In six petitions, Jesus outlined the pattern and the priorities for our prayer lives. The traditional close of the Lord’s Prayer—“for yours is the kingdom and the power and the glory, forever. Amen”—is not in the best manuscripts. In all probability, it was not in the original text, but was a common conclusion for prayers in the early church. However, it is a fitting and truthful ending. It hearkens back to the prayer’s opening, raising a doxology to the One who hears our petitions.

Chapter Four

THE PRACTICE OF PRAYER
The Lord’s Prayer was given to the church in response to the disciples’ request that Jesus teach them to pray. In the masterful example of the Lord’s Prayer, we see the priorities of prayer. We also can detect a pattern of prayer, a fluid movement that begins with adoration and moves finally to petition and supplication.
The acrostic “A-C-T-S” is useful as a pattern for prayer. Each letter in the acrostic represents a vital element of effective prayer:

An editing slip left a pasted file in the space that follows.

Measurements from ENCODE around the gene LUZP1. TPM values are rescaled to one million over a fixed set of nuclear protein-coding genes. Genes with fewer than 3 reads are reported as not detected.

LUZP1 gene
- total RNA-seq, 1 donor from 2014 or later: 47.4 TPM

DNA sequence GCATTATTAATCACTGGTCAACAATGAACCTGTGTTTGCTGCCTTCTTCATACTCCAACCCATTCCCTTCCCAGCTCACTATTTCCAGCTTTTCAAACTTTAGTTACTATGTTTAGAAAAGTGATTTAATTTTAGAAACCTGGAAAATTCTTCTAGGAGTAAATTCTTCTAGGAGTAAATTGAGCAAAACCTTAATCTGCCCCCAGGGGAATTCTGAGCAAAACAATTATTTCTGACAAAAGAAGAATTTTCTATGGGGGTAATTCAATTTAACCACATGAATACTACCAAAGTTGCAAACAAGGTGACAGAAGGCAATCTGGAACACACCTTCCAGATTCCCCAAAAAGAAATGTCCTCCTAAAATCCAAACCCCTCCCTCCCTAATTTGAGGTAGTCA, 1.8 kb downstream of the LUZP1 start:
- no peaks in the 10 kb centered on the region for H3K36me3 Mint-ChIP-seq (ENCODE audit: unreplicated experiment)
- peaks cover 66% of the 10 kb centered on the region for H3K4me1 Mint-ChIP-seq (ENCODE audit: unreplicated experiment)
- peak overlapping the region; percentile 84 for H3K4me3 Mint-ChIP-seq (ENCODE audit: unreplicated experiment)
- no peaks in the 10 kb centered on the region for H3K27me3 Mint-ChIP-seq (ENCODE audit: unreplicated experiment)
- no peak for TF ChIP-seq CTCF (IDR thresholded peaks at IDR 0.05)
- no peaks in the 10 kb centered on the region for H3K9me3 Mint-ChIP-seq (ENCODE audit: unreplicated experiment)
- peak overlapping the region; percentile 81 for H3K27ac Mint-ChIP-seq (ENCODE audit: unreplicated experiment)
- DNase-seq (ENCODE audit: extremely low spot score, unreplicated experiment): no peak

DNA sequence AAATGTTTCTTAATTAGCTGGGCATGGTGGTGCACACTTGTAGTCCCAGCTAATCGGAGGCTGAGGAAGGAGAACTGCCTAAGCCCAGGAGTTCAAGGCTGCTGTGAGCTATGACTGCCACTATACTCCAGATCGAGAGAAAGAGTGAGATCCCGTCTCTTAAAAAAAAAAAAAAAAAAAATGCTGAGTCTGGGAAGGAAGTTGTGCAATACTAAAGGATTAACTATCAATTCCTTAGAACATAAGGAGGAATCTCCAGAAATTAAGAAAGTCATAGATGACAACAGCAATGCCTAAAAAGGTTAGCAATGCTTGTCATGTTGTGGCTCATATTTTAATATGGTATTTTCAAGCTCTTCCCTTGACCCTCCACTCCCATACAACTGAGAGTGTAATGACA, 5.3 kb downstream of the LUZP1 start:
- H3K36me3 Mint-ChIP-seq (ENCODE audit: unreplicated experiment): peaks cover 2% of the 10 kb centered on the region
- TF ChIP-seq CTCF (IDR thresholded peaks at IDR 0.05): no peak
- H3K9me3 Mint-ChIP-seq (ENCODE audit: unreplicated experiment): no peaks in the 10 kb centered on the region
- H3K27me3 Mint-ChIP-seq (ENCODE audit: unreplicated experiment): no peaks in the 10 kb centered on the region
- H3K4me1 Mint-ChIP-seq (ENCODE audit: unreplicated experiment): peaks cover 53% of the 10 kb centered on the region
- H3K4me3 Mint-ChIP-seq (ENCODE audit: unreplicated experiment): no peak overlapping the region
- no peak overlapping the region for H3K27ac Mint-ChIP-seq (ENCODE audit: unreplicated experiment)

A—ADORATION
C—CONFESSION
T—THANKSGIVING
S—SUPPLICATION

The complete acrostic suggests the dynamic dimension of prayer. Prayer is action. While it may be expressed in a spirit of serene quietness, it is action, nevertheless. When we pray, we are not passive observers or neutral, detached spectators. Energy is expended in the exercise of prayer.
The Bible tells us that it is the “effectual fervent prayer of a righteous man that availeth much” (James 5:16, KJV, emphasis added). Fervency characterized Jesus’ agony in Gethsemane, where His sweat fell to the ground as droplets of blood. Fervency describes Jacob’s all-night wrestling match with the angel at Peniel. Prayer is an exercise of passion, not of indifference.
Jesus told the parable of the persistent widow taking her case to an unjust judge. The judge, an unscrupulous man with no regard for man or for God, heard the widow’s pleas. He was not moved by a sudden burst of compassion, but rather was worn out by her repeated entreaties. In short, the woman became a pest, driving the judge to action by her relentless nagging.
The point of the parable is not that God is indifferent to our needs and must be nagged if we are to be heard. It is not a question of a parallel between the unjust judge and God, the perfectly just Judge. It is a contrast. Jesus frequently uses the “how much more” motif in His parables. Here He states, “And will not God give justice to his elect, who cry to him day and night?” (Luke 18:7). The point of comparison/contrast is this: If an unjust human judge will hear the petition of a fervent woman, how much more will our just heavenly Judge hear our petitions?